I have a recurring nightmare – that one day someone will invent a solution to global warming, one that involves either extracting excess carbon dioxide from the atmosphere, or persuading the majority of people to drive electric cars which can be charged from solar power.

“Why is that a nightmare?” I hear you ask. Surely it’s what everyone is desperately hoping and praying for? Well, yes, of course it will save us and the planet from overheating and flooding etc, so of course it would be welcome – but it would then immerse us in another, rather different problem, in that the growth of the car would continue unchecked, and in fact probably accelerate.

Cars are big and dangerous, they hurt and kill people, and they require special environments to be created for them, such as motorways and car parks – places where pedestrians are either prohibited, or at least well-advised to stay away from. And they also affect the personalities of the people who drive them. Motorists, feeling safe and secure in their metal boxes, become far more aggressive and selfish than they would otherwise be.

The other day I had the misfortune to have to go to one of those hells-on-earth, a place entirely constructed for the motor car. Busy dual carriageway, cars whizzing past every few seconds. Large monolithic aircraft-hangar buildings which have replaced the things we used to call “shops”. Most of the cars occupied by only one person, thus the amount of space occupied by a person increases by a factor of 10, or perhaps 20. One bus could have replaced 60 cars! I had to trudge a mile along this road from the station to get to my aircraft hangar of choice, where I was headed to buy a tin of paint – then traipse another mile back carrying the damn thing. I felt like the last pedestrian on the planet!

In the 1990s I attended a fascinating summer school organised by my union, the Transport Salaried Staffs’ Association (TSSA). The participants were drawn from all parts of the public transport sector, and we spent quite a lot of time sitting around a table, brainstorming about how to get more people out of cars and onto public transport. One idea I came up with was special buses which could accommodate supermarket trolleys. The idea was that you went to the supermarket, filled your trolley and paid for the stuff, then got on the bus with your trolley safely stowed, got off the bus with your trolley and wheeled it home. Then when you’d unloaded it you’d take the trolley to a nearby trolley park where you could retrieve your deposit. Supermarket staff would do regular sweeps of these parks to collect empty trolleys.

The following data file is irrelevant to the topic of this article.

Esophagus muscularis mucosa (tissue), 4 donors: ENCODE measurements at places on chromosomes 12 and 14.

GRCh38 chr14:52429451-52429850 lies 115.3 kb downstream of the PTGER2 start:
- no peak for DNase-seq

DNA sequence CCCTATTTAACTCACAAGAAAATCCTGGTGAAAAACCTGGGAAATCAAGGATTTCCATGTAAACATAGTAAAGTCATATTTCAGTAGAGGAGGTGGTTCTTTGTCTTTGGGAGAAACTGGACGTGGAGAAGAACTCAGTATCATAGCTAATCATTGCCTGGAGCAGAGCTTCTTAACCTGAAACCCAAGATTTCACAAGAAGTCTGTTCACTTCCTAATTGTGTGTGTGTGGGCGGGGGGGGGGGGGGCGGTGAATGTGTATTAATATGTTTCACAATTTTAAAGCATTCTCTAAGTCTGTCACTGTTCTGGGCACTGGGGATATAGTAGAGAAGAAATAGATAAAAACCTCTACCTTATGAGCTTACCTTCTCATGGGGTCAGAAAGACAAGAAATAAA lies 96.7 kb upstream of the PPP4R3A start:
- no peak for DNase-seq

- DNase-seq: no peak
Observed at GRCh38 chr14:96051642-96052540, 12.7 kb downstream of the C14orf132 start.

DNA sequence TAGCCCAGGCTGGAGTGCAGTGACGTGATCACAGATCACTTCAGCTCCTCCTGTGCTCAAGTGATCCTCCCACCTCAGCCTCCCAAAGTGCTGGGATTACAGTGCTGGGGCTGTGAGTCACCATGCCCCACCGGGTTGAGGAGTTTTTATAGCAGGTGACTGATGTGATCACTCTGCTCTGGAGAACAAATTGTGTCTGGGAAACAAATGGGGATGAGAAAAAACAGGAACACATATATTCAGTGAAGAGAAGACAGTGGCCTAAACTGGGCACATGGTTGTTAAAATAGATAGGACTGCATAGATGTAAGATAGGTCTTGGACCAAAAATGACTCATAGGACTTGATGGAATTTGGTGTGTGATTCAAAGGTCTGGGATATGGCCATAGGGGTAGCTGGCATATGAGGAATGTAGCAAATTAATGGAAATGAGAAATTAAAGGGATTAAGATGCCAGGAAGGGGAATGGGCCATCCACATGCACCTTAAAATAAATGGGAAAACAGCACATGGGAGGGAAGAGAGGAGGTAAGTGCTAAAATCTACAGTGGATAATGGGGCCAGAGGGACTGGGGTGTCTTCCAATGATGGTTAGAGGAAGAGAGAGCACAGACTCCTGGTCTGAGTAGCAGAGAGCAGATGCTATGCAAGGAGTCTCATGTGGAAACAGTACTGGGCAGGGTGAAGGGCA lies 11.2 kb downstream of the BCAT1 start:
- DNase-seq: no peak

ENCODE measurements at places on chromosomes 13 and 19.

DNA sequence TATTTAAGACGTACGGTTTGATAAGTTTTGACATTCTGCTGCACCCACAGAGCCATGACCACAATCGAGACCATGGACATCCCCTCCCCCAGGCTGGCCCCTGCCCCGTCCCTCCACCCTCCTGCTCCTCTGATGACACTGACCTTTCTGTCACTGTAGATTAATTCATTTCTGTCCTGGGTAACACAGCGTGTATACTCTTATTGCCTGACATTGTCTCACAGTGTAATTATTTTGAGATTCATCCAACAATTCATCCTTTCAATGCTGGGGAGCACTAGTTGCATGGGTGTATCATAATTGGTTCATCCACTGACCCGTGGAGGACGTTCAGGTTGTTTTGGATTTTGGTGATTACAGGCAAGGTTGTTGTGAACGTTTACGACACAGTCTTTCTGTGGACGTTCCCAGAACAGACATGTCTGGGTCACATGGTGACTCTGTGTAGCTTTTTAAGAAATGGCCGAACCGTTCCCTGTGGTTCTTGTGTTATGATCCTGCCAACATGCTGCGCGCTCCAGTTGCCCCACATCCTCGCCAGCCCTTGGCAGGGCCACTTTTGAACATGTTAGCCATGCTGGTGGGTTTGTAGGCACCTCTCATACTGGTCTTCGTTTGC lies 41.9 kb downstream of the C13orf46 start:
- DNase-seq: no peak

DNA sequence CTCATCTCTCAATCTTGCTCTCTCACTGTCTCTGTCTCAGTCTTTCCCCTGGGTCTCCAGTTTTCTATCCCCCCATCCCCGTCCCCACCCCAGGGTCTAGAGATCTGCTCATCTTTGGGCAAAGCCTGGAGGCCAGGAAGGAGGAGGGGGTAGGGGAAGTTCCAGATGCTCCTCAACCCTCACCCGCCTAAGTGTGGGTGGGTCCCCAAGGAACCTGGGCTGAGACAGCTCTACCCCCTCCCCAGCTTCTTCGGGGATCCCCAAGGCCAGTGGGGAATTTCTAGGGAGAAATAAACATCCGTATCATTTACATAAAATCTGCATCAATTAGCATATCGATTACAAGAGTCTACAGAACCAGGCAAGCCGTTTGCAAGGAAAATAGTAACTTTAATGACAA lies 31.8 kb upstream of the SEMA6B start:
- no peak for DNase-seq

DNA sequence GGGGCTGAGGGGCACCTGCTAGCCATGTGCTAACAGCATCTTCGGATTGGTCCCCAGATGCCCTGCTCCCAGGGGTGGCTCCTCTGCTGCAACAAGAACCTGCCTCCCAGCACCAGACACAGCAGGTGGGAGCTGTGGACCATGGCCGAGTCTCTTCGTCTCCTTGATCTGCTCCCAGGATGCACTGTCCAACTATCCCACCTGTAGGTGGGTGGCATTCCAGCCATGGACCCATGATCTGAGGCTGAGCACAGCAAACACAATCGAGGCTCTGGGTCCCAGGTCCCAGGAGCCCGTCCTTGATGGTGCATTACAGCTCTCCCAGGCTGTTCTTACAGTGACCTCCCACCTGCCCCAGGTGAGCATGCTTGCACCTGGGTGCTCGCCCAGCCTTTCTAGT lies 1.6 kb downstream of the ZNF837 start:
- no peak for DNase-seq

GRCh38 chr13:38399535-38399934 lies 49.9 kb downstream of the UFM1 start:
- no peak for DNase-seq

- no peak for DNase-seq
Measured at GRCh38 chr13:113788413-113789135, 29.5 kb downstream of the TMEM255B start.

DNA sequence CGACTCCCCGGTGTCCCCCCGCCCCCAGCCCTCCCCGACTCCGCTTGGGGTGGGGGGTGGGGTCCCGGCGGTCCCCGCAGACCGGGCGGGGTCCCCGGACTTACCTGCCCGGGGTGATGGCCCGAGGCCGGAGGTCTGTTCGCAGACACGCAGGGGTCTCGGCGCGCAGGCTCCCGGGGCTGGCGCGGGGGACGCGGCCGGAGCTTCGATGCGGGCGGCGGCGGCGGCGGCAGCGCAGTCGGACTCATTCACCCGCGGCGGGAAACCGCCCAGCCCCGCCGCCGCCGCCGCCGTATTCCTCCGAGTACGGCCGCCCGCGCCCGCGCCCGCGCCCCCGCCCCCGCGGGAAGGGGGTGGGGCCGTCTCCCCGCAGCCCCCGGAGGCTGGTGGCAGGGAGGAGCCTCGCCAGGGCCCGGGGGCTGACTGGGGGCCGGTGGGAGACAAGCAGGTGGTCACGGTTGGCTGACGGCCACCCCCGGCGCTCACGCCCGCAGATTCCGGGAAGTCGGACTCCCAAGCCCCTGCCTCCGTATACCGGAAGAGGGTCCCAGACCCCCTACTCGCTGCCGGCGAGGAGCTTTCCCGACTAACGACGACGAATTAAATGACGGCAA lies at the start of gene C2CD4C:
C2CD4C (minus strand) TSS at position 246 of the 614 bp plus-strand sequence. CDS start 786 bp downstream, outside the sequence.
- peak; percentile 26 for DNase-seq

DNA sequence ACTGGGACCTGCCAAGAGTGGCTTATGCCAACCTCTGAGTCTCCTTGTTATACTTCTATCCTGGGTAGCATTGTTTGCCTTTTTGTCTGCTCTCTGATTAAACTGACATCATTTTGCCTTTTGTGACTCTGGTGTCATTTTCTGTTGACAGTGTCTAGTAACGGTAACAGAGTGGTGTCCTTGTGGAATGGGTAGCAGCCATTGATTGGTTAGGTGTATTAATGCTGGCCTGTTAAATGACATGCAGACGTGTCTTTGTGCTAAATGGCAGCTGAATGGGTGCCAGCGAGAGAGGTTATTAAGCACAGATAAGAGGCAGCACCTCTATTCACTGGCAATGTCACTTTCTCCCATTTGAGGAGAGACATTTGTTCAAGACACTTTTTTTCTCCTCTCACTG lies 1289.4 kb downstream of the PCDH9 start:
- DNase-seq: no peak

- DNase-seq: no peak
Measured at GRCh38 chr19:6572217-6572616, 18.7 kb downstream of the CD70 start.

The idea of this and other innovations was that the public transport system should be modelled on what people actually need; you present them with some new, useful thing as a carrot to entice them to use it, rather than relying on a stick, such as increased parking or congestion charges. Of course the problem with this is that our society is not run by bright young things from the transport industry (however much the Tories want us to think that the unions have too much power!) but by “market forces”, which are in turn manipulated by the rich and powerful, in their own, selfish, interests. In fact, there are few issues that more clearly illustrate the left-right divide: on the one side the concept of shared community values as epitomised by public transport, on the other the naked selfishness that the private car makes possible.

Let’s just hope people manage to change their ways before a magic solution to the emissions problem is found!

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